[Credits: Project Gutenberg, the source of this text]

decorated initial 'S'TUNNED by his reprieve, doubting that he was awake, Glaucus had been led by the officers of the arena into a small cell within the walls of the theatre. They threw a loose robe over his form, and crowded round in congratulation and wonder. There was an impatient and fretful cry without the cell; the throng gave way, and the blind girl, led by some gentler hand, flung herself at the feet of Glaucus.

'It is I who have saved thee,' she sobbed; now let me die!'

'Nydia, my child!—my preserver!'

'Oh, let me feel thy touch—thy breath! Yes, yes, thou livest! We are not too late! That dread door, methought it would never yield! and Calenus—oh! his voice was as the dying wind among tombs—we had to wait—gods! it seemed hours ere food and wine restored to him something of strength. But thou livest! thou livest yet! And I—I have saved thee!'

This affecting scene was soon interrupted by the event just described.

'The mountain! the earthquake!' resounded from side to side. The officers fled with the rest; they left Glaucus and Nydia to save themselves as they might.

As the sense of the dangers around them flashed on the Athenian, his generous heart recurred to Olinthus. He, too, was reprieved from the tiger by the hand of the gods; should he be left to a no less fatal death in the neighboring cell? Taking Nydia by the hand, Glaucus hurried across the passages; he gained the den of the Christian! He found Olinthus kneeling and in prayer.

'Arise! arise! my friend,' he cried. 'Save thyself, and fly! See! Nature is thy dread deliverer!' He led forth the bewildered Christian, and pointed to a cloud which advanced darker and darker, disgorging forth showers of ashes and pumice stones—and bade him hearken to the cries and trampling rush of the scattered crowd.

'This is the hand of God—God be praised!' said Olinthus, devoutly.

'Fly! seek thy brethren!—Concert with them thy escape. Farewell!'

Olinthus did not answer, neither did he mark the retreating form of his friend. High thoughts and solemn absorbed his soul: and in the enthusiasm of his kindling heart, he exulted in the mercy of God rather than trembled at the evidence of His power.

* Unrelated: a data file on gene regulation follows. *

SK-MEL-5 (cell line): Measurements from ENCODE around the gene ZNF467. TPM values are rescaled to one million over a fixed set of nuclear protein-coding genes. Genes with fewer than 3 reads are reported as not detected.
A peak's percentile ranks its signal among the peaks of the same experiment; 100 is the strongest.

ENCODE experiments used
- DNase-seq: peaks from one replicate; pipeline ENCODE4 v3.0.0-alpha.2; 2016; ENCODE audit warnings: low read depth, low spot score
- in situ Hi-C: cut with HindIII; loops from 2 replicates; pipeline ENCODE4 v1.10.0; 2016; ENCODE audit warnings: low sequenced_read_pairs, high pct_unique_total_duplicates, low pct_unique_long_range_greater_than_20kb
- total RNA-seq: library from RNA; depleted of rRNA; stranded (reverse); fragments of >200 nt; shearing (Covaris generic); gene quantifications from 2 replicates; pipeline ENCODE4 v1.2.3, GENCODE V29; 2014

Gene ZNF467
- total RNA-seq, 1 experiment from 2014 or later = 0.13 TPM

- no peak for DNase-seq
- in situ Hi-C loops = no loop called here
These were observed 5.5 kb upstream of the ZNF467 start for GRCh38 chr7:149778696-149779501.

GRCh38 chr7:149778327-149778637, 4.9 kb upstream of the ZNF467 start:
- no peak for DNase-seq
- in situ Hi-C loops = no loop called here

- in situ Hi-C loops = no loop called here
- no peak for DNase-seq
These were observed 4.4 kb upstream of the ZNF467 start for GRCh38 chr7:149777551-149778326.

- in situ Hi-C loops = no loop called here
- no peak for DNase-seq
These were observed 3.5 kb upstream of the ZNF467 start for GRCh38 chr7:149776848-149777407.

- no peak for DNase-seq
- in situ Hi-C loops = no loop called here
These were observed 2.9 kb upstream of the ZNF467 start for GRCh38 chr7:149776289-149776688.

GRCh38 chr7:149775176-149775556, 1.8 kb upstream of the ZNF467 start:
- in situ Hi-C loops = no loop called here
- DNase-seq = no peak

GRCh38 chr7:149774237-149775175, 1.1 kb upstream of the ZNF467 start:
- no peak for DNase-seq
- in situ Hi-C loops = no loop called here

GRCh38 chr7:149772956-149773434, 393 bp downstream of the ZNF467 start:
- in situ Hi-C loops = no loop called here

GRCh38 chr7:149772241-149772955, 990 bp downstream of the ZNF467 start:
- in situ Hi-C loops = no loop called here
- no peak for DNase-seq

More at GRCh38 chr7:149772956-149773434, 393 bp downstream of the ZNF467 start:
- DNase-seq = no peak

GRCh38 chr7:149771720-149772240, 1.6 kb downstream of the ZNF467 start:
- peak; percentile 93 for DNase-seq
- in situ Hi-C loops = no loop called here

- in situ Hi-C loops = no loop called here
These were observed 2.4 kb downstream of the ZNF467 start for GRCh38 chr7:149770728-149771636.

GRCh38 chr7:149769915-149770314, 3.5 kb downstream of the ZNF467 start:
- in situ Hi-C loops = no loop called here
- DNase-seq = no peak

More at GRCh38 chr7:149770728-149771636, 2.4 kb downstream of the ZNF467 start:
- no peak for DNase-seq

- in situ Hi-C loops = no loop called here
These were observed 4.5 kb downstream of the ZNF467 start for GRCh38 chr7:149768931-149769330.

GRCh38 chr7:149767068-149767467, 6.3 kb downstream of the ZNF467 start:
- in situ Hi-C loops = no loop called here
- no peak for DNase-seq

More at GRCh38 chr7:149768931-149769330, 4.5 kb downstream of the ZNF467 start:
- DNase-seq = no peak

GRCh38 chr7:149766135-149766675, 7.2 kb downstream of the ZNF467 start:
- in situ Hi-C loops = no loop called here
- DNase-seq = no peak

At length he roused himself, and hurried on, he scarce knew whither.

The open doors of a dark, desolate cell suddenly appeared on his path; through the gloom within there flared and flickered a single lamp; and by its light he saw three grim and naked forms stretched on the earth in death. His feet were suddenly arrested; for, amidst the terror of that drear recess—the spoliarium of the arena—he heard a low voice calling on the name of Christ!

He could not resist lingering at that appeal: he entered the den, and his feet were dabbled in the slow streams of blood that gushed from the corpses over the sand.

'Who,' said the Nazarene, 'calls upon the son of God?'

No answer came forth; and turning round, Olinthus beheld, by the light of the lamp, an old grey-headed man sitting on the floor, and supporting in his lap the head of one of the dead. The features of the dead man were firmly and rigidly locked in the last sleep; but over the lip there played a fierce smile—not the Christian's smile of hope, but the dark sneer of hatred and defiance. Yet on the face still lingered the beautiful roundness of early youth. The hair curled thick and glossy over the unwrinkled brow; and the down of manhood but slightly shaded the marble of the hueless cheek. And over this face bent one of such unutterable sadness—of such yearning tenderness—of such fond and such deep despair! The tears of the old man fell fast and hot, but he did not feel them; and when his lips moved, and he mechanically uttered the prayer of his benign and hopeful faith, neither his heart nor his sense responded to the words: it was but the involuntary emotion that broke from the lethargy of his mind. His boy was dead, and had died for him!—and the old man's heart was broken!